By Juancho Torres
Since losing his sight, Gustavo Adolfo Vargas Arboleda has found a way to help people with disabilities realize their potential.
Photographer Arboleda, 35, turned to art when he began going blind at the age of 17 and now runs a project that he sees as an extension of the late 19th and early 20th centuries' Impressionist movement.
His Blind Project aims to prove that not being able to see is just a physical condition and should not have a negative effect on peoples’ artistic endeavors.
Based in Medellin province, Arboleda describes the process as “driving his senses all the time”.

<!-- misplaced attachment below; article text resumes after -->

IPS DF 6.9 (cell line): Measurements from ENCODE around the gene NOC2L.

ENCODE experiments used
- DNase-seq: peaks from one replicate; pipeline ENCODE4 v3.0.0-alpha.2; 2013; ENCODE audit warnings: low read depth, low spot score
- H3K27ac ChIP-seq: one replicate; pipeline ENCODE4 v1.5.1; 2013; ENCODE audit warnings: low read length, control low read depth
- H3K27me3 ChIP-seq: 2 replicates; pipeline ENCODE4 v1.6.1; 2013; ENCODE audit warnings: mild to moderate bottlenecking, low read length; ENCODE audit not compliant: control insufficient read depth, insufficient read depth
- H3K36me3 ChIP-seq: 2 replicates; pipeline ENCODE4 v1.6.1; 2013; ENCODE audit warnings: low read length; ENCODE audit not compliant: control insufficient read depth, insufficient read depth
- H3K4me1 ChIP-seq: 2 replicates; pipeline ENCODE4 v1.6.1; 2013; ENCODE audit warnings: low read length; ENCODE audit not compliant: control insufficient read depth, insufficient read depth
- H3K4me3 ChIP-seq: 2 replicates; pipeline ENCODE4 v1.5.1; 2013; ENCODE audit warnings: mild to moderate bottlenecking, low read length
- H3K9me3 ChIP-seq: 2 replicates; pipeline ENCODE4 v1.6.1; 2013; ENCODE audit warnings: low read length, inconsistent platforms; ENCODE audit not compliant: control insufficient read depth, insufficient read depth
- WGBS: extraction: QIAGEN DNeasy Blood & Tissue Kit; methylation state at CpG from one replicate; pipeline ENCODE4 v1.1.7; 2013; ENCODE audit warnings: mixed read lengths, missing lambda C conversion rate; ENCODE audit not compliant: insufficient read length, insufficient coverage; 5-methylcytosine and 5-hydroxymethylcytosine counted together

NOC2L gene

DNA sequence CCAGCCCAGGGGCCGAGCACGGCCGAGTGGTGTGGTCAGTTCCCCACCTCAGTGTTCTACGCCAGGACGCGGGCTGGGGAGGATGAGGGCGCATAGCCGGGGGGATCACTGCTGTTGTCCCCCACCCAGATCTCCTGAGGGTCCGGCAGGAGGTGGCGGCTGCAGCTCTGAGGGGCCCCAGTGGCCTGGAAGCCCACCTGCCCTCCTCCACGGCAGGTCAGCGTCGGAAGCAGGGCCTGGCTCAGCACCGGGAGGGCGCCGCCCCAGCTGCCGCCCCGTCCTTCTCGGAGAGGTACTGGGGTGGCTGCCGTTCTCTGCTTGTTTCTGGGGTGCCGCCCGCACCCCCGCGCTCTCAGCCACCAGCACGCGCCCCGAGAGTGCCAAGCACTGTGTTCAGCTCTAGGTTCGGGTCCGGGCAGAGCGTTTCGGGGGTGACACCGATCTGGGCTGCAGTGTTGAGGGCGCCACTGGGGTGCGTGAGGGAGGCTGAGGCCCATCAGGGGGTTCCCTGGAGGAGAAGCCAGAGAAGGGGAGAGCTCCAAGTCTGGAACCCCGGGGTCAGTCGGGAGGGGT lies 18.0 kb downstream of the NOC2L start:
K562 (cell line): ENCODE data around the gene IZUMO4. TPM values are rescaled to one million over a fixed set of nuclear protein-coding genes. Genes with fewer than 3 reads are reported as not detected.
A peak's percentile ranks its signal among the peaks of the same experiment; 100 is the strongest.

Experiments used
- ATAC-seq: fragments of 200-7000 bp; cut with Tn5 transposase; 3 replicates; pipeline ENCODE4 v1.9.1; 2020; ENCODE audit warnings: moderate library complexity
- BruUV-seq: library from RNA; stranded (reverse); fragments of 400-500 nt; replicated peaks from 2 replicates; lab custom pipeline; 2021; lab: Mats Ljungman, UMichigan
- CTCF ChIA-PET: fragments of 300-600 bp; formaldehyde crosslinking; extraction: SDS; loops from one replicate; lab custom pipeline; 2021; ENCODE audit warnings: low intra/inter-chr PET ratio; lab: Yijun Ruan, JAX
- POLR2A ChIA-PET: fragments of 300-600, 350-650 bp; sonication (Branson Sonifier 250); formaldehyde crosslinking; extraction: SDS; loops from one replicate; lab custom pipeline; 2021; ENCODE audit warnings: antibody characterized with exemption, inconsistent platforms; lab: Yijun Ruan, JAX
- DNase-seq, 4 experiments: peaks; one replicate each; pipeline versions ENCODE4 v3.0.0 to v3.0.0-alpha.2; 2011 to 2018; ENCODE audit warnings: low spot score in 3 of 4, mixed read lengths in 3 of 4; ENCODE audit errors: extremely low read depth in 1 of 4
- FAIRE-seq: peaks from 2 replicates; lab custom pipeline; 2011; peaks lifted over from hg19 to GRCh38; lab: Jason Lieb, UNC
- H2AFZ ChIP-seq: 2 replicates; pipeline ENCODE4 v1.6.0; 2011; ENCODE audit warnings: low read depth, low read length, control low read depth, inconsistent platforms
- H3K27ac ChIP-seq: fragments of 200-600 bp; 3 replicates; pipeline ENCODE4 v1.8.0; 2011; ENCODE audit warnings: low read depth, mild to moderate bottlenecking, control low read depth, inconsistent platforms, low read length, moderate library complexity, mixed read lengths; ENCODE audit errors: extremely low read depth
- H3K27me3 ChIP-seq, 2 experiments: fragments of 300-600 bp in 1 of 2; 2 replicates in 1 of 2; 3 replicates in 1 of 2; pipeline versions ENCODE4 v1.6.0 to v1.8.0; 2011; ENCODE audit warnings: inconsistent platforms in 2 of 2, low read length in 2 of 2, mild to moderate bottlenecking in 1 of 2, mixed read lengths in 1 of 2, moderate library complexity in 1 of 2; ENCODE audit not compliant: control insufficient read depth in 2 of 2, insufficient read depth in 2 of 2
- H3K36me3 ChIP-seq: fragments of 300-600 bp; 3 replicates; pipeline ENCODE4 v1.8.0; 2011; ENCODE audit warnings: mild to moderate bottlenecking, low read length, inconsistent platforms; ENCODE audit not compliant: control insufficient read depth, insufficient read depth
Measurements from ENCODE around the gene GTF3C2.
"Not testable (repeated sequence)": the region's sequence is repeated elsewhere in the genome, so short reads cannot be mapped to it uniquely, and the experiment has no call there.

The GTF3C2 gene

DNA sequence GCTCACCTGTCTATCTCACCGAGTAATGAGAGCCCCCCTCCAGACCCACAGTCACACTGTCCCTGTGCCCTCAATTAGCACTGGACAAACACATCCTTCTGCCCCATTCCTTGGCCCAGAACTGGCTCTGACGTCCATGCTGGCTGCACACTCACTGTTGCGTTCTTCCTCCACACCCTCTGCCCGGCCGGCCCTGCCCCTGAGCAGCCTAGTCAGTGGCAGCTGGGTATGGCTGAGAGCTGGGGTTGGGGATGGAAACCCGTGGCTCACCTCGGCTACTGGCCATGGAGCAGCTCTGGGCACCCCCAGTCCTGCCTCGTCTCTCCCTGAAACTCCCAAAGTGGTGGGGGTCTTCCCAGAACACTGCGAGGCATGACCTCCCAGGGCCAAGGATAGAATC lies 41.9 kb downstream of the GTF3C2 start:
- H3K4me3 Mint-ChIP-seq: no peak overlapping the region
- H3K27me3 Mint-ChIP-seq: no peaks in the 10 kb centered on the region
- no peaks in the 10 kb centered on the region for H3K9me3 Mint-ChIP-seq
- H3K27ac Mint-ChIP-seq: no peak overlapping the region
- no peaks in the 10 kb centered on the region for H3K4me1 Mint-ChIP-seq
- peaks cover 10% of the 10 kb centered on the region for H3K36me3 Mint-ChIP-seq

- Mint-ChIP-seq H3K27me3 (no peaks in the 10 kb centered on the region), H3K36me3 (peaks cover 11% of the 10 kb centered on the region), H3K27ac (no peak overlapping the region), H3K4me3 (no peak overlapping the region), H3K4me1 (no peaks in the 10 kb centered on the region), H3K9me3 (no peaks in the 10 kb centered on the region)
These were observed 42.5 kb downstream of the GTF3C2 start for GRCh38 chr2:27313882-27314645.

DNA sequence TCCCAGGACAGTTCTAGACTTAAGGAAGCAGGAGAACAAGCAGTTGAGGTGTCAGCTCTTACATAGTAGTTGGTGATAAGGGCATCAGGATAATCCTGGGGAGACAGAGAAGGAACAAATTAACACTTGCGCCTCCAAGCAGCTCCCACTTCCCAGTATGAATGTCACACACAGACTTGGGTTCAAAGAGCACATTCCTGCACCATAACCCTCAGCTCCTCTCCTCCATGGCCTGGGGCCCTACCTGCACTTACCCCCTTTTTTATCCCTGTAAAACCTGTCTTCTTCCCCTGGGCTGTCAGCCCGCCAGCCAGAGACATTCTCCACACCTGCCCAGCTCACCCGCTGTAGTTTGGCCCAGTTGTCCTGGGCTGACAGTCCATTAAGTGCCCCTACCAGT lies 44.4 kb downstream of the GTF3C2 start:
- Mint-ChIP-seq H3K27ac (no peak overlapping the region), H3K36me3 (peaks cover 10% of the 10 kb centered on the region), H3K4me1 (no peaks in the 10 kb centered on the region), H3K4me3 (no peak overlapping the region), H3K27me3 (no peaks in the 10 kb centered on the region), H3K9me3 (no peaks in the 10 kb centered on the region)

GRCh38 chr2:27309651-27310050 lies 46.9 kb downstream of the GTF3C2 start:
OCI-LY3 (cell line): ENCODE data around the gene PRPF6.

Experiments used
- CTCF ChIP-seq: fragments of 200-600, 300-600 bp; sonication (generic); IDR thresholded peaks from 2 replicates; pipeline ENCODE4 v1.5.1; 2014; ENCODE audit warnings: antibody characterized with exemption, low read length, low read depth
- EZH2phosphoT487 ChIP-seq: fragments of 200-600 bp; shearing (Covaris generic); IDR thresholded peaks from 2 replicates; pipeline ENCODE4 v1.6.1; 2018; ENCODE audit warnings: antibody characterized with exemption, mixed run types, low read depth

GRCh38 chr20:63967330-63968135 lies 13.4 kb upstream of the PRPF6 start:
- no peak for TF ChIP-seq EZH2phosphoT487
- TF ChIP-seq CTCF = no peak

His photographic work reflects Impressionism in that it finds different ways to interpret life, he said.
Arboleda, who was born in Manizalez province, developed his art through graphite drawings, sculptures and photography when he was younger.
Once he finished a particular work, he would ask friends to describe the results to him.
Reporting by Juanco Torres:Writing by Sena Guler